Abstract TP263: Whole Brain Screening of Cellular and Molecular Changes After Stroke

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Abstract

Objective: Recovery can occur after stroke in both human and animals, and this is attributed in part by rewiring of neural connections in areas adjacent to or remotely connected to the infarct. As stroke can cause brain-wide network changes, it is important to interrogate regenerative processes in the whole brain after stroke. In this study we use a high resolution 3D whole brain imaging technique called CLARITY to visualize the cellular and structural changes in stroke mice during recovery.

Hypothesis: We hypothesize that the CLARITY procedure will provide a more detailed and complete visualization of post-stroke regenerative processes in the whole brain.

Material/Methods: We used C57Bl6 WT mice with 10-12 weeks of age. Ischemic stroke was induced by transient middle cerebral artery occlusion using an intraluminal suture. Mice were sacrificed at different time points (Post-stroke day 1, 7, 14 and 28) and brains were processed with the CLARITY protocol. Brains were immunostained repeatedly with antibodies for neurons, glia, oligodendrocytes, microglia/macrophages and blood vessels.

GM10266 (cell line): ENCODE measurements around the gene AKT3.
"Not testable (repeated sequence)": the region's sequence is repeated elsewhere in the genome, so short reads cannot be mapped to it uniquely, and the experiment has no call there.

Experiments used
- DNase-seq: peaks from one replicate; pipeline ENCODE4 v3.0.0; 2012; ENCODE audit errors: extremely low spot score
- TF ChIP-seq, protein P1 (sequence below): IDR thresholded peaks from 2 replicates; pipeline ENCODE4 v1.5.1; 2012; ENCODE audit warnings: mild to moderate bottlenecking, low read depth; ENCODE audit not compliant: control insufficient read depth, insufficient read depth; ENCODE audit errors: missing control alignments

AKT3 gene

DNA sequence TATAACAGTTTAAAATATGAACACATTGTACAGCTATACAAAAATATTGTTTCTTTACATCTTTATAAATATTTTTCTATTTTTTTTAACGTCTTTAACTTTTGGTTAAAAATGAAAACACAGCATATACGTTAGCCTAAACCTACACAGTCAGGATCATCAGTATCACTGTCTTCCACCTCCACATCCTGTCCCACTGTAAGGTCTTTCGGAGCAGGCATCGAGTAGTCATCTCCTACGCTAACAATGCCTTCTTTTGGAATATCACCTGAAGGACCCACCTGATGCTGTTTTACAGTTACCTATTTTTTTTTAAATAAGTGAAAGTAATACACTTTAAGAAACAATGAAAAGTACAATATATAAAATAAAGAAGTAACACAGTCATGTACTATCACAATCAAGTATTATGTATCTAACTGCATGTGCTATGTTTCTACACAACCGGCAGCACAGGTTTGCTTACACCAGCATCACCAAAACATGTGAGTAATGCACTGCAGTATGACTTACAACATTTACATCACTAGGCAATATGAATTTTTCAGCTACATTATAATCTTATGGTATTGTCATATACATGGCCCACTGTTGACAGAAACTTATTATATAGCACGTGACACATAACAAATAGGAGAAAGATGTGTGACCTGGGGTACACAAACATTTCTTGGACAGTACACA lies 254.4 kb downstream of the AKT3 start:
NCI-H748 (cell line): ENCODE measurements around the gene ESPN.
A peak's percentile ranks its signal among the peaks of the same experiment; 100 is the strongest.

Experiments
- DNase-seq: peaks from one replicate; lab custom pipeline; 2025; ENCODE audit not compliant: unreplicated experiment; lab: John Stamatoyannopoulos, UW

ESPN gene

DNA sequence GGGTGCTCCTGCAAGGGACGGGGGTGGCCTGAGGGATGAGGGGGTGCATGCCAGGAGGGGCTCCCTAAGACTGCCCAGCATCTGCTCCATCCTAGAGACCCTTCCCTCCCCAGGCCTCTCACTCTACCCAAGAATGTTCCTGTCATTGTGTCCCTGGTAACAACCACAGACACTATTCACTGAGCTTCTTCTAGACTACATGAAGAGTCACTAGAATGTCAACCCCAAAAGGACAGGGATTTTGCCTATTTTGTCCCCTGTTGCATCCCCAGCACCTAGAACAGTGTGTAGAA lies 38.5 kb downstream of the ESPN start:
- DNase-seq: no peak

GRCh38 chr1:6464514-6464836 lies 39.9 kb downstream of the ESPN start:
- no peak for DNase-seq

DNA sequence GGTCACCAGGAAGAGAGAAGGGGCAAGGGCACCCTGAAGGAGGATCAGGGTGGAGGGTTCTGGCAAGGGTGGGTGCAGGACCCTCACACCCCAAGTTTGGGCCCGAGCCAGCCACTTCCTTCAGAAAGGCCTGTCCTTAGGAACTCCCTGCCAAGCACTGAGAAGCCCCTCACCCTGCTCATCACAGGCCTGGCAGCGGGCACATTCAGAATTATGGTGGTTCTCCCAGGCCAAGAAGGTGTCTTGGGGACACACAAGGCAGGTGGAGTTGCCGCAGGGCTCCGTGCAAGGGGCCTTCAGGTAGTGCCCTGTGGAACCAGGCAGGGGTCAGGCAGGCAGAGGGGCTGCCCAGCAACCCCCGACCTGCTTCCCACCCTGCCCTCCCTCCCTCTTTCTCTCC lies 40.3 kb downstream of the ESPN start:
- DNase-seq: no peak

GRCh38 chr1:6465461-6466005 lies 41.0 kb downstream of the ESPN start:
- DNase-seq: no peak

Results: Stroke brains collected at different post-stroke timepoints became optically transparent after the CLARITY process. Interestingly, the ischemic area turned transparent for all timepoints except post-stroke day 7 and 28. At this time point the ischemic area remains opaque after CLARITY process, suggesting that the cellular composition at this timepoint is resistant to the CLARITY treatment. Immunostaining with MAP2 demonstrates labeling of neuronal processes in the whole brain. Current studies investigate other cell types and cellular processes, such as glial scarring (GFAP), microglia/macrophage accumulation (CD68) and angiogenesis (Collagen IV) to map the reorganization at the cellular level with high resolution in 3D whole brain.

Conclusion: Stroke brains can be made optically transparent after the CLARITY process. This allows high resolution whole brain 3D imaging to probe for the cellular and molecular mechanisms during stroke recovery.

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